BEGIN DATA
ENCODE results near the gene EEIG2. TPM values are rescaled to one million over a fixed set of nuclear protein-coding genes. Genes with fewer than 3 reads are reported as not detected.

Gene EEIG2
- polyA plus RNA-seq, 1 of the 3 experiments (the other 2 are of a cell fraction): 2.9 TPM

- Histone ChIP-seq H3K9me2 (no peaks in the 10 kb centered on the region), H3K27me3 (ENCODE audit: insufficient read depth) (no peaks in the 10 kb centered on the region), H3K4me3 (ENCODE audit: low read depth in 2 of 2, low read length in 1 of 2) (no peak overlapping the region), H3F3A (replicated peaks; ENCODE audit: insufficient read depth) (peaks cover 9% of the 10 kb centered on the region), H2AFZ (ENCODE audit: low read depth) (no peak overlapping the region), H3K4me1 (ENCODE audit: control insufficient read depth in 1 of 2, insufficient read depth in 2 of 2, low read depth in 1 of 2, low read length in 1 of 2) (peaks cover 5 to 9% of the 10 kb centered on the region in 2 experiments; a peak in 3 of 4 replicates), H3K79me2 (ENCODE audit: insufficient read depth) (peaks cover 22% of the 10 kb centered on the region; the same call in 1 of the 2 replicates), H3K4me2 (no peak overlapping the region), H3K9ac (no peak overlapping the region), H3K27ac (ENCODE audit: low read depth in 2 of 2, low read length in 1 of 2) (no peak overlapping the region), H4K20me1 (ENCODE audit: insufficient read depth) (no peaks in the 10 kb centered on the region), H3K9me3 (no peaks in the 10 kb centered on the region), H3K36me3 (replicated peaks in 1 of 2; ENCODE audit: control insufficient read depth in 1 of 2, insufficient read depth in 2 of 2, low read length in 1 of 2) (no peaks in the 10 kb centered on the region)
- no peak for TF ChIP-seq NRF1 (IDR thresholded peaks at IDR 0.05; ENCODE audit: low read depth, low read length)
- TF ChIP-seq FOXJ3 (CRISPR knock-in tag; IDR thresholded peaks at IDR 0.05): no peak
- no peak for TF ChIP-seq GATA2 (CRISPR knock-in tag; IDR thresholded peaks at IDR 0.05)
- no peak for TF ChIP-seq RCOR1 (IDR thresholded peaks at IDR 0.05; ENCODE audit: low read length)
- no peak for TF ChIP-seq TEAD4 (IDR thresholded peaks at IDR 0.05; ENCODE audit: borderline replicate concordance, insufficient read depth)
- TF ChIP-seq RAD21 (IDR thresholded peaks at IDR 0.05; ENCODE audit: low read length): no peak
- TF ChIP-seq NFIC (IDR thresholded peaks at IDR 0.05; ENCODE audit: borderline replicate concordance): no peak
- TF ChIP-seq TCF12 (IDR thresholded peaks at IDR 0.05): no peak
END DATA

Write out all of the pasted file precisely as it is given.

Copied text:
ENCODE results near the gene EEIG2. TPM values are rescaled to one million over a fixed set of nuclear protein-coding genes. Genes with fewer than 3 reads are reported as not detected.

Gene EEIG2
- polyA plus RNA-seq, 1 of the 3 experiments (the other 2 are of a cell fraction): 2.9 TPM

- Histone ChIP-seq H3K9me2 (no peaks in the 10 kb centered on the region), H3K27me3 (ENCODE audit: insufficient read depth) (no peaks in the 10 kb centered on the region), H3K4me3 (ENCODE audit: low read depth in 2 of 2, low read length in 1 of 2) (no peak overlapping the region), H3F3A (replicated peaks; ENCODE audit: insufficient read depth) (peaks cover 9% of the 10 kb centered on the region), H2AFZ (ENCODE audit: low read depth) (no peak overlapping the region), H3K4me1 (ENCODE audit: control insufficient read depth in 1 of 2, insufficient read depth in 2 of 2, low read depth in 1 of 2, low read length in 1 of 2) (peaks cover 5 to 9% of the 10 kb centered on the region in 2 experiments; a peak in 3 of 4 replicates), H3K79me2 (ENCODE audit: insufficient read depth) (peaks cover 22% of the 10 kb centered on the region; the same call in 1 of the 2 replicates), H3K4me2 (no peak overlapping the region), H3K9ac (no peak overlapping the region), H3K27ac (ENCODE audit: low read depth in 2 of 2, low read length in 1 of 2) (no peak overlapping the region), H4K20me1 (ENCODE audit: insufficient read depth) (no peaks in the 10 kb centered on the region), H3K9me3 (no peaks in the 10 kb centered on the region), H3K36me3 (replicated peaks in 1 of 2; ENCODE audit: control insufficient read depth in 1 of 2, insufficient read depth in 2 of 2, low read length in 1 of 2) (no peaks in the 10 kb centered on the region)
- no peak for TF ChIP-seq NRF1 (IDR thresholded peaks at IDR 0.05; ENCODE audit: low read depth, low read length)
- TF ChIP-seq FOXJ3 (CRISPR knock-in tag; IDR thresholded peaks at IDR 0.05): no peak
- no peak for TF ChIP-seq GATA2 (CRISPR knock-in tag; IDR thresholded peaks at IDR 0.05)
- no peak for TF ChIP-seq RCOR1 (IDR thresholded peaks at IDR 0.05; ENCODE audit: low read length)
- no peak for TF ChIP-seq TEAD4 (IDR thresholded peaks at IDR 0.05; ENCODE audit: borderline replicate concordance, insufficient read depth)
- TF ChIP-seq RAD21 (IDR thresholded peaks at IDR 0.05; ENCODE audit: low read length): no peak
- TF ChIP-seq NFIC (IDR thresholded peaks at IDR 0.05; ENCODE audit: borderline replicate concordance): no peak
- TF ChIP-seq TCF12 (IDR thresholded peaks at IDR 0.05): no peak